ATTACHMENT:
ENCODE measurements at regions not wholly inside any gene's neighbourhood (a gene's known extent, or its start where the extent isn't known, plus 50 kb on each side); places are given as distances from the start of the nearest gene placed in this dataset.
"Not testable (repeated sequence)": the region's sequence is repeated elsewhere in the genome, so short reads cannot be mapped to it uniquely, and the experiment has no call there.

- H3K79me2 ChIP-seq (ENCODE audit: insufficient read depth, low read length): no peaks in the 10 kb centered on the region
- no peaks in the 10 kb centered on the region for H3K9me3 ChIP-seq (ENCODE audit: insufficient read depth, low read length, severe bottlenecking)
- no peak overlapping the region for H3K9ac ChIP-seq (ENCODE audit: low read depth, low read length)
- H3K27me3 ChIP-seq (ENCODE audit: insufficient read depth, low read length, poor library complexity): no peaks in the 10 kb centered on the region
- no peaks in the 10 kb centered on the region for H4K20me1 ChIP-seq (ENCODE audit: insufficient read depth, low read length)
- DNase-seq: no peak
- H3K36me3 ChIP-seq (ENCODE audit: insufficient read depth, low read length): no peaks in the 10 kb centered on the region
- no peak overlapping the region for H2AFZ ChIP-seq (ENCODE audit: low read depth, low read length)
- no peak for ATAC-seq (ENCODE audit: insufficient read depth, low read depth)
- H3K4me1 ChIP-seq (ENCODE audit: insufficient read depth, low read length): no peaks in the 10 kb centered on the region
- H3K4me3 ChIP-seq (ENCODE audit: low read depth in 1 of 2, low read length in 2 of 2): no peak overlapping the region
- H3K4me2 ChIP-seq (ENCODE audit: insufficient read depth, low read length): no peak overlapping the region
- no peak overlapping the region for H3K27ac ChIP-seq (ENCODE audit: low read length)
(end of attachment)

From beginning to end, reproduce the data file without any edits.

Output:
ENCODE measurements at regions not wholly inside any gene's neighbourhood (a gene's known extent, or its start where the extent isn't known, plus 50 kb on each side); places are given as distances from the start of the nearest gene placed in this dataset.
"Not testable (repeated sequence)": the region's sequence is repeated elsewhere in the genome, so short reads cannot be mapped to it uniquely, and the experiment has no call there.

- H3K79me2 ChIP-seq (ENCODE audit: insufficient read depth, low read length): no peaks in the 10 kb centered on the region
- no peaks in the 10 kb centered on the region for H3K9me3 ChIP-seq (ENCODE audit: insufficient read depth, low read length, severe bottlenecking)
- no peak overlapping the region for H3K9ac ChIP-seq (ENCODE audit: low read depth, low read length)
- H3K27me3 ChIP-seq (ENCODE audit: insufficient read depth, low read length, poor library complexity): no peaks in the 10 kb centered on the region
- no peaks in the 10 kb centered on the region for H4K20me1 ChIP-seq (ENCODE audit: insufficient read depth, low read length)
- DNase-seq: no peak
- H3K36me3 ChIP-seq (ENCODE audit: insufficient read depth, low read length): no peaks in the 10 kb centered on the region
- no peak overlapping the region for H2AFZ ChIP-seq (ENCODE audit: low read depth, low read length)
- no peak for ATAC-seq (ENCODE audit: insufficient read depth, low read depth)
- H3K4me1 ChIP-seq (ENCODE audit: insufficient read depth, low read length): no peaks in the 10 kb centered on the region
- H3K4me3 ChIP-seq (ENCODE audit: low read depth in 1 of 2, low read length in 2 of 2): no peak overlapping the region
- H3K4me2 ChIP-seq (ENCODE audit: insufficient read depth, low read length): no peak overlapping the region
- no peak overlapping the region for H3K27ac ChIP-seq (ENCODE audit: low read length)